It has been proven that the substance also has the properties of a corticotropic hormone. HCG acts on the adrenal glands by stimulating the synthesis of steroids in their cortex. Thus, he is involved in preparing the body of a pregnant woman for the upcoming physiological stress. Since the fetus is perceived by the mother’s body as foreign, some immunosuppressive effects of hormones, including hCG, are required for its normal development.
HCG promotes maturation of placental tissues. Thanks to him and other hormones, its functional activity increases and the number of chorionic villi increases.
Without the hormone, the normal development of the embryo is not possible. HCG ensures the production of estrogens and progesterone, and also maintains their balance in the body of the expectant mother. Therefore, any pregnancy support program always contains regular tests for the level of hCG.
Types of analyzes for hCG
Blood test for hCG (beta particles)
Measuring total hCG is the most reliable way to diagnose and monitor pregnancy.Other indications for the test include menstrual irregularities, oncological tumors of the trophoblast, and in men, malignant tumors of the testicles.
Analysis of urine for hCG (beta particles)
Compared to blood, the urine of the expectant mother contains less of the hormone. Therefore, the determination of the concentration of a substance in the urine can diagnose pregnancy only from a period of 8-10 days. Like laboratory research, pharmacy tests are also based on the determination of hCG in urine. Home tests have a lower threshold of sensitivity than laboratory tests, and, accordingly, a lower degree of reliability.A positive result requires a visit to an obstetrician-gynecologist to confirm a normal pregnancy.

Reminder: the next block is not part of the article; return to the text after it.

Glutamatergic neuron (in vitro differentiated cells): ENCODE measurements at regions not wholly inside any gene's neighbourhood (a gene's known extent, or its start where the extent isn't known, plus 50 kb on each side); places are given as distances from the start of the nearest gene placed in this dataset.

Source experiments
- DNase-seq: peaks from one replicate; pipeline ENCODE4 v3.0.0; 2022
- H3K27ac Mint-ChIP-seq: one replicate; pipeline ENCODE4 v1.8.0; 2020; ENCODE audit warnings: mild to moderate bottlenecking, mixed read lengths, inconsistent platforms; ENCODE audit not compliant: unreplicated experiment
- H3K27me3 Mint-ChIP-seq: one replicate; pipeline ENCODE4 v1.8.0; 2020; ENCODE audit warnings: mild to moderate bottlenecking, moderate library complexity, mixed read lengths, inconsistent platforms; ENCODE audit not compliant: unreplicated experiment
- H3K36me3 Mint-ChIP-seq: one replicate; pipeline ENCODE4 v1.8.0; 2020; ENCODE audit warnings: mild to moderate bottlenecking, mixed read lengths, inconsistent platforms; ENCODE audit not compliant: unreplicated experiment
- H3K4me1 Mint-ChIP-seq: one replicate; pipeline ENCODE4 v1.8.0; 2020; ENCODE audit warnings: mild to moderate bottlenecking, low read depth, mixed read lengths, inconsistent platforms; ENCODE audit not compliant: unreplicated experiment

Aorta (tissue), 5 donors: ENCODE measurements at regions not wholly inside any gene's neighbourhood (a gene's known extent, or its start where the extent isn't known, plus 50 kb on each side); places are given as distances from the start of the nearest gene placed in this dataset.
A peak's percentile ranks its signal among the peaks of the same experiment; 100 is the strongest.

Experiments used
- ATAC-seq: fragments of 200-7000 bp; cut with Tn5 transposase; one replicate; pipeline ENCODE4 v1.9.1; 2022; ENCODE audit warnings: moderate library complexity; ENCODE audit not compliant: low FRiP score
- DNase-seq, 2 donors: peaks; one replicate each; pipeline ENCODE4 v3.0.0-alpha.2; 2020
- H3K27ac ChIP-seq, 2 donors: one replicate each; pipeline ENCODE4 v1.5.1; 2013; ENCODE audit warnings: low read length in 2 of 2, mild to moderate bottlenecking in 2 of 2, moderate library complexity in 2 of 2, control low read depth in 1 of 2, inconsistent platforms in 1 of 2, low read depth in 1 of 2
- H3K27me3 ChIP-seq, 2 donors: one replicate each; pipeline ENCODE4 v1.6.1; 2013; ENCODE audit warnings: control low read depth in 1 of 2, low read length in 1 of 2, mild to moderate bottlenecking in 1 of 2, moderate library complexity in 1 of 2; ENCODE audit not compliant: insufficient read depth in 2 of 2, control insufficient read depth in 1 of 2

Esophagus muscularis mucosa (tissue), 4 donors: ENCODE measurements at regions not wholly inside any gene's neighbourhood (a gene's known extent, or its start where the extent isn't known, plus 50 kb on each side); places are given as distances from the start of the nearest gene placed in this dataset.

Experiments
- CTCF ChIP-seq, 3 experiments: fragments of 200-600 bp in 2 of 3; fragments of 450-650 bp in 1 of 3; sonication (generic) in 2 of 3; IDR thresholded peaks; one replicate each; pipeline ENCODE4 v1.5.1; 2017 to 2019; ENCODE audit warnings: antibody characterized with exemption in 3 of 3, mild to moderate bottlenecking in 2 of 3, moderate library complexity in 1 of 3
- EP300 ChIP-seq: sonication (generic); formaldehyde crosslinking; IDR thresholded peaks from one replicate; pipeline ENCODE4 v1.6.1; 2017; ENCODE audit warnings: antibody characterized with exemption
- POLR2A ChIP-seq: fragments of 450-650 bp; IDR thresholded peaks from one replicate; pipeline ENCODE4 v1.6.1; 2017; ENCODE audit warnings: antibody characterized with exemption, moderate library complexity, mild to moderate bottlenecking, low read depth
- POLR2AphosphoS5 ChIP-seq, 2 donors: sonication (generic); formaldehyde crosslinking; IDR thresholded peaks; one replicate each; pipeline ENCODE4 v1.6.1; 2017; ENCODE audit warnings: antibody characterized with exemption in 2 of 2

Analysis for free hCG (subunit of beta-hCG)
The range of application of this test is wide enough. In oncology, it is in demand as a marker of malignant tumors. Measurement of the amount of independent hCG particles in the blood is informative for testicular cancer in men. In addition, this indicator is important in the diagnosis of trophoblastic tumors in women. It is included in the 1st and 2nd pregnancy screenings.The study helps to assess the degree of risk of such congenital fetal abnormalities as Down syndrome and Edwards syndrome.
The role of the hormone in the diagnosis of pregnancy